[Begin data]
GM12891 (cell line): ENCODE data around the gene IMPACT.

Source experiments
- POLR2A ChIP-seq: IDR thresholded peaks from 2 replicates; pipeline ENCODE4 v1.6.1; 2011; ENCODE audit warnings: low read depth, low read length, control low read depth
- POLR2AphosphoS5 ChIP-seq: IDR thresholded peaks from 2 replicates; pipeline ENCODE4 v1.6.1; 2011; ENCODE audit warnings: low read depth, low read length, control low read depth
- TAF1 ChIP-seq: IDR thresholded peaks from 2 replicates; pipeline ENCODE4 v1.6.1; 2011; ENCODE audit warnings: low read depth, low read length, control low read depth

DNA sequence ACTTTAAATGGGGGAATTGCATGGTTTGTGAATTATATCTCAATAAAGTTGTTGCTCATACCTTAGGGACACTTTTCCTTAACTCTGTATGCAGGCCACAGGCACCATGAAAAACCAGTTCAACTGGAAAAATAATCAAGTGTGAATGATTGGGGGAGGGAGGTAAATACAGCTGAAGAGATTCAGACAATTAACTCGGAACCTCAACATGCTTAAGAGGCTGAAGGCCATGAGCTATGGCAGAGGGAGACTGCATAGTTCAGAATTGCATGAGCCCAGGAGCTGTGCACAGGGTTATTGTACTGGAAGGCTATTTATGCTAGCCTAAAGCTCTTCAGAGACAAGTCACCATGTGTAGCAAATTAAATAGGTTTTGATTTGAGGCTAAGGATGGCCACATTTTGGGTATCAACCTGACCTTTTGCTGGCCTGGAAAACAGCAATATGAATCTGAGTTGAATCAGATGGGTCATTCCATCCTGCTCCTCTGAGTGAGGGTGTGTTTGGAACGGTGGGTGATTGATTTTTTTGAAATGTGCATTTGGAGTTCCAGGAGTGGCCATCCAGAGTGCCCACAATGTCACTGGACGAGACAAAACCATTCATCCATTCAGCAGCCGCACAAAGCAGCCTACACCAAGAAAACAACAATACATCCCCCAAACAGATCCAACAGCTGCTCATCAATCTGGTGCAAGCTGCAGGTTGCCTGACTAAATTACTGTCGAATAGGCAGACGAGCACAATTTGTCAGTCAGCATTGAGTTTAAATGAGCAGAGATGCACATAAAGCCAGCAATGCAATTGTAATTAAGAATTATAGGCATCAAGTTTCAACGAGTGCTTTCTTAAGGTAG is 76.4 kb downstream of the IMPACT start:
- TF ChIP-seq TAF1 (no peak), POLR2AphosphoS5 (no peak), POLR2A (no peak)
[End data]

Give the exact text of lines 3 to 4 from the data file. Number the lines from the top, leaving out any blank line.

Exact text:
- POLR2A ChIP-seq: IDR thresholded peaks from 2 replicates; pipeline ENCODE4 v1.6.1; 2011; ENCODE audit warnings: low read depth, low read length, control low read depth
- POLR2AphosphoS5 ChIP-seq: IDR thresholded peaks from 2 replicates; pipeline ENCODE4 v1.6.1; 2011; ENCODE audit warnings: low read depth, low read length, control low read depth